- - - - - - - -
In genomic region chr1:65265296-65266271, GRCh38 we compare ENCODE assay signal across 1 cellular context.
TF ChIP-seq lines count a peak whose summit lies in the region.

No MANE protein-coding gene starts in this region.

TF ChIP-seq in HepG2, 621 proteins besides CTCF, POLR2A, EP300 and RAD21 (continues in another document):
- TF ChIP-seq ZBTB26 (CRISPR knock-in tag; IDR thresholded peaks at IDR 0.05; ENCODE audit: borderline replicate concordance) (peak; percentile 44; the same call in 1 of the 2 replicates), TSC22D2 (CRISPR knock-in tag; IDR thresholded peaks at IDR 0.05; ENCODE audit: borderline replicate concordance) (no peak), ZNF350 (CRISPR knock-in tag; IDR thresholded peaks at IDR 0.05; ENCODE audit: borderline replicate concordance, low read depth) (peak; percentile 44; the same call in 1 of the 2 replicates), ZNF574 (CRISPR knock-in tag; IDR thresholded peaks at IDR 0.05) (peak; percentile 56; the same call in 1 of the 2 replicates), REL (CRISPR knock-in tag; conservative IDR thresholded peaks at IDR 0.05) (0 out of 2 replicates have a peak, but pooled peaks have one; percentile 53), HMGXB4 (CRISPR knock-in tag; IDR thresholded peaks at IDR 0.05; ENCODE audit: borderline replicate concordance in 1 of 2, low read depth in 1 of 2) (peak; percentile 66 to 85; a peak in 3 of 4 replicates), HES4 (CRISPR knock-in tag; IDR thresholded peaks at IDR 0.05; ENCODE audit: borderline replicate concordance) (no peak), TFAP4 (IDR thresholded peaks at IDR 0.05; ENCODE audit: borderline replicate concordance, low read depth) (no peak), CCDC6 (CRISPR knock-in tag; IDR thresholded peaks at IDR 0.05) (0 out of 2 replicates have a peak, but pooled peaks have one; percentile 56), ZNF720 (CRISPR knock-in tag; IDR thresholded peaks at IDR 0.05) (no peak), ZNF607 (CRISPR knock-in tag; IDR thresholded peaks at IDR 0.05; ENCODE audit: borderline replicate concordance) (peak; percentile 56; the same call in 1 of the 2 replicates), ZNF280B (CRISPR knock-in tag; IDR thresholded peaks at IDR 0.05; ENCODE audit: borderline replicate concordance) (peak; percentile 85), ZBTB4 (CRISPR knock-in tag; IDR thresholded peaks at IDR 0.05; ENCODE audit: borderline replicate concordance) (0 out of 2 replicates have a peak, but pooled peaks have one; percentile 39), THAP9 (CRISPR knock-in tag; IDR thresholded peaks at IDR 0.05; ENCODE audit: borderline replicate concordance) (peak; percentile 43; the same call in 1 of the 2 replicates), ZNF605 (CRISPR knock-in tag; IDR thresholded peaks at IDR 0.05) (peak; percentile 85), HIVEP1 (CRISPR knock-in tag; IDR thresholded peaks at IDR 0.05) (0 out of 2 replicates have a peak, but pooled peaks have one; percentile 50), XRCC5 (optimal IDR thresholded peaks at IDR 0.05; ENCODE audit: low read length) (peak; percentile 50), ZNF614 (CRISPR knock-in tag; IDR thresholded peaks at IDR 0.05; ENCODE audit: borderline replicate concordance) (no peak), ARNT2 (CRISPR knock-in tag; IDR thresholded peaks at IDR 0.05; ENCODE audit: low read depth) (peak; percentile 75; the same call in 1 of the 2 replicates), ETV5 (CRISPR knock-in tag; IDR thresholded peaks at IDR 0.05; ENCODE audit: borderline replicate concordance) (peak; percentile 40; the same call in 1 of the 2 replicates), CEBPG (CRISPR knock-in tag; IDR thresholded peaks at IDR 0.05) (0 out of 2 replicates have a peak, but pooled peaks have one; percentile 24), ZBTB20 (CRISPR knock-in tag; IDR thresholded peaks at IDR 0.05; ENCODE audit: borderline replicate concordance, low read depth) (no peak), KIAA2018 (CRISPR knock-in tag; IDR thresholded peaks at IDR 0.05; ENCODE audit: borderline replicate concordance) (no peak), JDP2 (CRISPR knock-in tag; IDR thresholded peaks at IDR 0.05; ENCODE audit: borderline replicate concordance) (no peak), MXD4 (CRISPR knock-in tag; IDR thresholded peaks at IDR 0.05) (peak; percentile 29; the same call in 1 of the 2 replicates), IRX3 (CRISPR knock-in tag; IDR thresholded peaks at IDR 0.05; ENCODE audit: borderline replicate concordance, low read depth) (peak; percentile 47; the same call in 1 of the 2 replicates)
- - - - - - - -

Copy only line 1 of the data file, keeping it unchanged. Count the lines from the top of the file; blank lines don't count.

In genomic region chr1:65265296-65266271, GRCh38 we compare ENCODE assay signal across 1 cellular context.